What is total pancreatectomy and autologous islet cell transplant?
If you suffer from chronic pancreatitis, you know that the disease can be debilitating. In some patients for whom all other treatments have failed, a total pancreatectomy and autologous islet cell transplant (TPAIT) can lead to a dramatic improvement in quality of life. TPAIT removes the diseased pancreas, purifies and concentrates the islet cells (crucial for producing insulin), and then places those cells into the liver. Unlike other transplant procedures, TPAIT does not require immune suppression since it is your own islet cells being used. While it is a serious operation with significant risk and ramifications, over 90% of patients who have TPAIT show elimination or significant reduction in pain, and up to 30-40% don’t need to use insulin every day, and are able to return to normal daily life. [Source: Pancreas. 2014 PMC4205476]
Until now Oregon patients have had to travel out of state to get the procedure.
Because of its excellence in pancreatic diseases, OHSU and the Brenden-Colson Center have received National Pancreas Foundation Center designation. This designation means that we have gone through an extensive review process and meet the criteria that were developed by a task force made up of experts and patient advocates. The criteria include having the required expert physician specialties such as gastroenterologists, pancreas surgeons, and interventional radiologists, along with more patient focused programs such as a pain management service, psychosocial support and more. The Brenden-Colson Center for Pancreatic Care provides research expertise in islet cell biology and cell isolation techniques.
Meet the team
The OHSU Brenden-Colson Center TPAIT program consists of experts in the area of Pancreatic Surgery, Gastroenterology, Diabetes Care, Anesthesiology, Pain Management, Nutrition, with the support of the Cell Transplantation Laboratory of OHSU Hospital. It has been developed in consultation with TPAIT experts from the University of Minnesota, University of Texas Medical Branch at Galveston, and the University of Cincinnati.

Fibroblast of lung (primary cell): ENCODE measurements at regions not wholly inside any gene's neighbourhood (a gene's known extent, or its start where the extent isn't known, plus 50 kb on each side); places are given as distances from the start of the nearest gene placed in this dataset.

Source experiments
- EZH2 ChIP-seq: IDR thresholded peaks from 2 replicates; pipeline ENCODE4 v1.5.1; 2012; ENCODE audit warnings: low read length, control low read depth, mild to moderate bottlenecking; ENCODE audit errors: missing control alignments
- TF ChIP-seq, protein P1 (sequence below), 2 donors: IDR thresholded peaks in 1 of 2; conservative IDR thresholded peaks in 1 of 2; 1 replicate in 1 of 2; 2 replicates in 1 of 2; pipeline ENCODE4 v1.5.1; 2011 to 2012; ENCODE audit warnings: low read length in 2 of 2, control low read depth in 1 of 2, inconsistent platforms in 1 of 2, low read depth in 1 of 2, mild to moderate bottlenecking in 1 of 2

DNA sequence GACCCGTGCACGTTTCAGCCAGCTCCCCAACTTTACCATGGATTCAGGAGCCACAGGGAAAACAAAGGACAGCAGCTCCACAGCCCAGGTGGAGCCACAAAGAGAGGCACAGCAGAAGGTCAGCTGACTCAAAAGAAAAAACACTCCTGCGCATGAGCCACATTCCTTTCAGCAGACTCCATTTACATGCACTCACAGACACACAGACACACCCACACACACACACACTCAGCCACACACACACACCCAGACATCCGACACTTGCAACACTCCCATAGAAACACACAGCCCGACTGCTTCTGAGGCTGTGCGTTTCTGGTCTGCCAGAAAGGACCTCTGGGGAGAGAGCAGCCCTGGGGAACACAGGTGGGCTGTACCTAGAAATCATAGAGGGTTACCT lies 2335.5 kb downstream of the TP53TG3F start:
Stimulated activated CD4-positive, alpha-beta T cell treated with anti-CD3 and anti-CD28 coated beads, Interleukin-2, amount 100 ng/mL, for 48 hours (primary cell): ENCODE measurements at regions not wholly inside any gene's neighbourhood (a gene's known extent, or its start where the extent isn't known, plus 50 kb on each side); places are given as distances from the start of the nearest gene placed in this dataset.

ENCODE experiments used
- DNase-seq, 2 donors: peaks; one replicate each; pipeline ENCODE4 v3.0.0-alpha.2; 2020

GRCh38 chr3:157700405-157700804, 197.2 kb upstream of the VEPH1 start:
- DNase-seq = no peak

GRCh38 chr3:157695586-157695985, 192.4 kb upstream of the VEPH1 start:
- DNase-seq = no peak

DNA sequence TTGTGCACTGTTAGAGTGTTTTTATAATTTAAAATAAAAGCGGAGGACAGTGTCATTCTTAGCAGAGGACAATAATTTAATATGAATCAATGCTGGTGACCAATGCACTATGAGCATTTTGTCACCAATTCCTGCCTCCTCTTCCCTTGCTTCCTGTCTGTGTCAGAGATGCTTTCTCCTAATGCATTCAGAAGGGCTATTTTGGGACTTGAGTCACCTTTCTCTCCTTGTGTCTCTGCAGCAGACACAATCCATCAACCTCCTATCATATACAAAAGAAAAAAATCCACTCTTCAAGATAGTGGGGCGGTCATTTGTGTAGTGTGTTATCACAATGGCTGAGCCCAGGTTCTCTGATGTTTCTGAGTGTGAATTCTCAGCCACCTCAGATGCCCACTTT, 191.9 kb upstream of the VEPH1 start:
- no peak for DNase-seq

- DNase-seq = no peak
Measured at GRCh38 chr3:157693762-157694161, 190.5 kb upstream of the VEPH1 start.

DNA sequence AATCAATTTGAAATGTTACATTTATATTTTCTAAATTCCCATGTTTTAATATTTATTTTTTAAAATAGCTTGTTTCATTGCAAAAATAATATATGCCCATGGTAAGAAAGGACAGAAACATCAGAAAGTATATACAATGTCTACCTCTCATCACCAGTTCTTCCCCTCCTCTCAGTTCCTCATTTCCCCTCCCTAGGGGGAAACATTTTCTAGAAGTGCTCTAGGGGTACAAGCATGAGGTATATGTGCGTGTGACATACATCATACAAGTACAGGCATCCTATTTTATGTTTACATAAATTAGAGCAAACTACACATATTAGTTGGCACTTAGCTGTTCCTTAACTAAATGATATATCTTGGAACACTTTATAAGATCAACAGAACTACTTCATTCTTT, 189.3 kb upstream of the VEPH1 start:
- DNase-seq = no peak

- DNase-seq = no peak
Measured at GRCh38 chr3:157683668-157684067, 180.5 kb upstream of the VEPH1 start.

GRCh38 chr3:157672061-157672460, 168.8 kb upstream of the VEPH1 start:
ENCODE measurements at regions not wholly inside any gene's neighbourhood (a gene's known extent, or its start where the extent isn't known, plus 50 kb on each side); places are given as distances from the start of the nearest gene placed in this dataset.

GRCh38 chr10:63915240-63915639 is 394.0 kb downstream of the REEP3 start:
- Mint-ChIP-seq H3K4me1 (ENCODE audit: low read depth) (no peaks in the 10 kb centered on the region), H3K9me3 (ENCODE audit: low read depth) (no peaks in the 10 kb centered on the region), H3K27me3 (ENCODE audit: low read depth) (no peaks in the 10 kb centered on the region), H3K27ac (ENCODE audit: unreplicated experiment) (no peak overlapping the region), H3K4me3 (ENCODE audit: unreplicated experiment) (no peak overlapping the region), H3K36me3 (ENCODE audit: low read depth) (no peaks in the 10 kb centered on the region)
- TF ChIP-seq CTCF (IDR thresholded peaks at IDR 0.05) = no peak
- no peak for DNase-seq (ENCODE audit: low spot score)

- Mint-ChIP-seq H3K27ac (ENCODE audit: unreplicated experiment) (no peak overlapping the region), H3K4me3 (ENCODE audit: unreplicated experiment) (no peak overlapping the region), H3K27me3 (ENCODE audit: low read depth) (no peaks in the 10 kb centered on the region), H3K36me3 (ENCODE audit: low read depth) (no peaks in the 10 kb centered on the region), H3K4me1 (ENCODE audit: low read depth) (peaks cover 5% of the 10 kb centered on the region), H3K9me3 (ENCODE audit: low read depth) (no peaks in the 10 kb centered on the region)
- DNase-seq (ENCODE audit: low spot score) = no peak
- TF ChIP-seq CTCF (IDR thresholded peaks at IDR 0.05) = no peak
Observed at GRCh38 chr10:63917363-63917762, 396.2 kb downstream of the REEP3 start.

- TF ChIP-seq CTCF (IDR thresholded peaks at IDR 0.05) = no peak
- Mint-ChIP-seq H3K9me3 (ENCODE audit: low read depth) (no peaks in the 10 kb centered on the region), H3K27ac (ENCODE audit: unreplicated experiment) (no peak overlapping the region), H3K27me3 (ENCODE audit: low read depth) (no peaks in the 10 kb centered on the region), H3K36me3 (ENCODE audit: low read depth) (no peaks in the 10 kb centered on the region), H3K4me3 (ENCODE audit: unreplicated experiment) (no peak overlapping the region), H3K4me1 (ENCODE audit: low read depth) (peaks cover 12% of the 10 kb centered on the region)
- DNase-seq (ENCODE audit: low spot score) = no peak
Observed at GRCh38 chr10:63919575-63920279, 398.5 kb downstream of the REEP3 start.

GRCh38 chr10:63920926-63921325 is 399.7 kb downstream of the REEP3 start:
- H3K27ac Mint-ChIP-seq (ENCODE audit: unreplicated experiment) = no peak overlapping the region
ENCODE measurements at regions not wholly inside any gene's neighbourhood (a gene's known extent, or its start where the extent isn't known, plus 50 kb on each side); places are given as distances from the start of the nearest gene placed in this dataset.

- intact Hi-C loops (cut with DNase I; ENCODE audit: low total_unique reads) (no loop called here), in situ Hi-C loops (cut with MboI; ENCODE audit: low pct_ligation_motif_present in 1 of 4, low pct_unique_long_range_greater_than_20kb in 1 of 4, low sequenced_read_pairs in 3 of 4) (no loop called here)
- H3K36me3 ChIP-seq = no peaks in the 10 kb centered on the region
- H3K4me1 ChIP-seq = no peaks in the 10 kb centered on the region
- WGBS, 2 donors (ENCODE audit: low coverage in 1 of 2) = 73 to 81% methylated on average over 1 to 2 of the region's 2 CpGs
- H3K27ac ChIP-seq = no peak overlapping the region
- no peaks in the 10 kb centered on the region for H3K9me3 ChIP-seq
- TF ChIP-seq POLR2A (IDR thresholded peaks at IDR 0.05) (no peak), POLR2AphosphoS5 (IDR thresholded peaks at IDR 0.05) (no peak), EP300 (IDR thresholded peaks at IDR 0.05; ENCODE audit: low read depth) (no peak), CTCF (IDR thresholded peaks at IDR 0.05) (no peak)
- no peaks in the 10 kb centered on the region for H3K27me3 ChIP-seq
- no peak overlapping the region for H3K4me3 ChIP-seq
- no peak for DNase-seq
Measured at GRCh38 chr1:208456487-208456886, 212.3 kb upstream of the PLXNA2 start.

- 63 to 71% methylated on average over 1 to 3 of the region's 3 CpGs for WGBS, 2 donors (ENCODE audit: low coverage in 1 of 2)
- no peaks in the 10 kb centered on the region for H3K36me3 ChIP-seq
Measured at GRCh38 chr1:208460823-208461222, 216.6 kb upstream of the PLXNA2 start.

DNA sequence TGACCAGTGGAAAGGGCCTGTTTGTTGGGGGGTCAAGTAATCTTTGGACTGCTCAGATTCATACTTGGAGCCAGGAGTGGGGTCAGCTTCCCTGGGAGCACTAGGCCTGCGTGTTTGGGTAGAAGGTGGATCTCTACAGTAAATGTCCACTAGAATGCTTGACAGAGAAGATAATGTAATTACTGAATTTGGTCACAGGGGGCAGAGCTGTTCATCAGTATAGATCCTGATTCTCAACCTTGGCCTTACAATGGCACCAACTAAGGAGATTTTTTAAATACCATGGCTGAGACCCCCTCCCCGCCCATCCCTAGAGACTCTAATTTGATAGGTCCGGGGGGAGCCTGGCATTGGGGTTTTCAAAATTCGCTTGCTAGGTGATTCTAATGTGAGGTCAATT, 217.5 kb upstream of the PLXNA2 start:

Program Directors: Dr. Brett Sheppard - Surgery; and Dr. Kaveh Sharzehi - Gastroenterology
Patient Care and Program Coordinator: Lisa Bloker RN, BSN - Digestive Health
Surgery: Dr. Brett Sheppard, Dr. Erin Gilbert - Surgery
Pain Management: Dr. Andrei Sdrulla, Long Ong, NP - Anesthesiology
Psychology: Thomas Kern, PhD - Anesthesiology
Diabetes Care: Dr. Andrew Ahmann, Dr. Ines Guttmann-Bauman, Dr. Leah Wilson - OHSU Harold Schnitzer Diabetes Health Center
Nutrition: Savitha Chandra - Clinical Nutrition
Cellular Processing: specially trained laboratory technicians - OHSU Brenden-Colson Center for Pancreatic Care, in cooperation with the OHSU’s Cellular Therapy Laboratory (FDA regulated and FACT accredited for more than sixteen years)
For appointments or other clinical matters, please contact the OHSU Digestive Health Center phone: (503) 494-4373, or your providing clinic.
For referring providers
To refer a patient to a physician at OHSU specializing in pancreatic disease or other digestive illness, please call us at any time.
24-hour OHSU Consult Service: (800) 245-6478
OHSU Digestive Health Center: (503) 494-4373
Chronic pancreatitis is inflammation of the pancreas that does not heal or improve—it gets worse over time and leads to permanent damage. Chronic pancreatitis eventually impairs a patient’s ability to digest food and make pancreatic hormones. Diabetes is a common complication of chronic pancreatitis; TPAIT is a treatment option for those patients with chronic pancreatitis who have not yet developed serious diabetes. [Source: The National Pancreas Foundation]
…experienced severe, recurring pain from pancreatitis for more than 6 months?
…required one or more hospitalizations?
…not responded to standard medical therapies?
…never smoked or quit smoking at least 6 months ago?
…stopped using alcohol or recreational drugs at least 6 month ago?
…accept the risk of developing insulin-dependent diabetes?
…make a lifelong commitment to pancreatic enzyme replacement therapy?
…follow specific pain management and nutritional instructions?
…you may be a candidate. Our providers would be happy to meet with you to help you determine if TPAIT is right for you. As part of your evaluation we will perform a comprehensive review of your medical history, general health and life style, and the functioning of your pancreas and islet cells. We will also review all treatment options available to you to help you make your decision.